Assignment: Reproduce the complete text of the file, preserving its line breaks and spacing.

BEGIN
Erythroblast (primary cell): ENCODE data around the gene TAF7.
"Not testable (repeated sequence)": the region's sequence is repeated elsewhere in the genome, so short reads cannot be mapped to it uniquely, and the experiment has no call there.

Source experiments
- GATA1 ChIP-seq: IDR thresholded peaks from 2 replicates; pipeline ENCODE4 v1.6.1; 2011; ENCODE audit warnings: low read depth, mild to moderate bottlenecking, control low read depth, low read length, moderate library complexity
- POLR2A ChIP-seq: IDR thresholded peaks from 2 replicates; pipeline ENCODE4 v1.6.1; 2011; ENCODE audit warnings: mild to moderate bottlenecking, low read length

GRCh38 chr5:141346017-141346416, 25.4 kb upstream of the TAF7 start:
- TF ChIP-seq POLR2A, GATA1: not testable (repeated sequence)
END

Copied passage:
Erythroblast (primary cell): ENCODE data around the gene TAF7.
"Not testable (repeated sequence)": the region's sequence is repeated elsewhere in the genome, so short reads cannot be mapped to it uniquely, and the experiment has no call there.

Source experiments
- GATA1 ChIP-seq: IDR thresholded peaks from 2 replicates; pipeline ENCODE4 v1.6.1; 2011; ENCODE audit warnings: low read depth, mild to moderate bottlenecking, control low read depth, low read length, moderate library complexity
- POLR2A ChIP-seq: IDR thresholded peaks from 2 replicates; pipeline ENCODE4 v1.6.1; 2011; ENCODE audit warnings: mild to moderate bottlenecking, low read length

GRCh38 chr5:141346017-141346416, 25.4 kb upstream of the TAF7 start:
- TF ChIP-seq POLR2A, GATA1: not testable (repeated sequence)